In 2016, researchers at IBM will begin their work on what will essentially be known to the world as the ultimate computer! And, they will be using it for a reason almost matching up to its ultimate status – going back in time to trace the origin of the Universe, which happened roughly 13 billion years ago, reports Daily Mail. The computer, it is being reported will go through radio waves from the Internet, which will help it trace the origin of the Universe, taking in twice the information, each day as the Internet, in the process. To give our readers an insight into the quantity of data being discussed here – The computer IBM's working can can process more than an exabyte of data, each day. How much is an exabyte, you ask? Well, it is enough data to fill 15 million 64GB iPods every day. This machine, according to reports will be attached to a 1,900 square mile array of telescope antenna. With a set-up as such, it will be possible to 'suck in' in radio telescope data, which will be able to trace the origin of the Universe, some 13 billion years ago.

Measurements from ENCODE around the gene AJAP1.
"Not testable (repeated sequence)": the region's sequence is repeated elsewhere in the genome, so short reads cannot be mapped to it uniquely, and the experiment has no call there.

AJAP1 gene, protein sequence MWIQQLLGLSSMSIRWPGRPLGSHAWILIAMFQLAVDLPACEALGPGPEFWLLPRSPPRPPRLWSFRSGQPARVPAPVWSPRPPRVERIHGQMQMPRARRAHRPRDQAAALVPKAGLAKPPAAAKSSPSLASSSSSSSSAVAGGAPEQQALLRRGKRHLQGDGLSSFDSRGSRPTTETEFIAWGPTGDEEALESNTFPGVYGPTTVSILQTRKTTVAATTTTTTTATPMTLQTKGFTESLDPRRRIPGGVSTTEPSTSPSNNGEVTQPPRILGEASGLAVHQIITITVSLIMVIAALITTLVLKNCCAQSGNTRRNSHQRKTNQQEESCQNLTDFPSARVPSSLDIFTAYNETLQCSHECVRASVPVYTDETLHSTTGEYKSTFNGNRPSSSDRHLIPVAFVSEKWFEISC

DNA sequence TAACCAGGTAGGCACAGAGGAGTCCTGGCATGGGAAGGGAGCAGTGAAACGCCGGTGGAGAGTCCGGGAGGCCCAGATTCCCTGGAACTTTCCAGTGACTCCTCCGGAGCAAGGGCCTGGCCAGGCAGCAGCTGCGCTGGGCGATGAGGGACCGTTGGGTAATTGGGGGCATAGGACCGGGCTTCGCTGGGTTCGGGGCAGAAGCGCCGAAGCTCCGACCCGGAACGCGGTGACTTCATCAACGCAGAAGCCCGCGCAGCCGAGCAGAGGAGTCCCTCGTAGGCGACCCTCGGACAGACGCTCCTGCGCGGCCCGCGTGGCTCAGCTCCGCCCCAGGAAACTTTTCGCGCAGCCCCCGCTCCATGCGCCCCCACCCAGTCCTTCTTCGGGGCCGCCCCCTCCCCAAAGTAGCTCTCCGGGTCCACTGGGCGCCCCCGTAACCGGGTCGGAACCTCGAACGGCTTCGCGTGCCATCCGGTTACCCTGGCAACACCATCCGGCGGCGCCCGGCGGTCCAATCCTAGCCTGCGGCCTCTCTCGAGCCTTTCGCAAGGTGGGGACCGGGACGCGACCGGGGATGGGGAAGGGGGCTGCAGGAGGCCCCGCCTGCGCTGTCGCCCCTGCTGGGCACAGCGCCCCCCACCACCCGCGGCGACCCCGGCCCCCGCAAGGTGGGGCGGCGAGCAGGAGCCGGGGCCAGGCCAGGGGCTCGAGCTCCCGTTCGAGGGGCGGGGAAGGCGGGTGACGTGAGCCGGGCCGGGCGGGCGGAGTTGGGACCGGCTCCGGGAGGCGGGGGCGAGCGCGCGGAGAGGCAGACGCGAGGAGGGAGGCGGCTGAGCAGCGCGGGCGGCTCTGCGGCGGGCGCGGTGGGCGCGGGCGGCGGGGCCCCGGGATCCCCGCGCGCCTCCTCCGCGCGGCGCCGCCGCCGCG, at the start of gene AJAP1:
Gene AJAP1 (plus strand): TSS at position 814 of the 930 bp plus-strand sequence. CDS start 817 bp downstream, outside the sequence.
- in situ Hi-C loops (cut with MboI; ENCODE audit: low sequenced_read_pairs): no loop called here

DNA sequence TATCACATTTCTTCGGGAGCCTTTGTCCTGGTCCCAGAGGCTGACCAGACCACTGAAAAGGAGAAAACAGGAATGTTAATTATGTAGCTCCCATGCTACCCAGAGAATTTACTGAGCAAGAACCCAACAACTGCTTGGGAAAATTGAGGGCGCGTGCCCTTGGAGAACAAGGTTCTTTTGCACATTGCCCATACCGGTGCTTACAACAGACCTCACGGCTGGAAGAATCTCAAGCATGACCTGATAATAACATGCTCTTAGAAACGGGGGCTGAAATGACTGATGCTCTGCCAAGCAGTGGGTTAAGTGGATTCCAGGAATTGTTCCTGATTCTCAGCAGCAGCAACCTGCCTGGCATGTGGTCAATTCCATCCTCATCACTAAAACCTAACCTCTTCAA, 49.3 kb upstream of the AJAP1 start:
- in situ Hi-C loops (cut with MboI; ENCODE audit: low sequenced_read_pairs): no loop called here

Building the Ultimate!
Here comes the spoiler. The Square Kilometre Array radio telescope, as it will be called will be nowhere near completion before 2024. Furthermore the report stated that the SKA telescope will have millions of antennas, which will collect the radio signals. This will form a collection area, which will be equal to one square kilometre, only it will cover a wider area – approximately the width of the continental United States. Also, the telescope on completion will be 50 times more sensitive than any of the previous radio devices, while also being more than 10,000 times faster, when compared to the present day instruments. The telescope, upon completion should help IBM solve and delve deeper into the universe, by exploring galaxies, dark matter and of course, the Big Bang!
Ton Engbersen of IBM resarch is quoted as saying, “If you take the current global daily Internet traffic and multiply it by two, you are in the range of the data set that the Square Kilometre Array radio telescope will be collecting every day.” According to reports, the directors overseeing the project will be meeting today at Amsterdam to “discuss the location of the huge telescope, scattered across 1,900 square miles of Earth's surface.”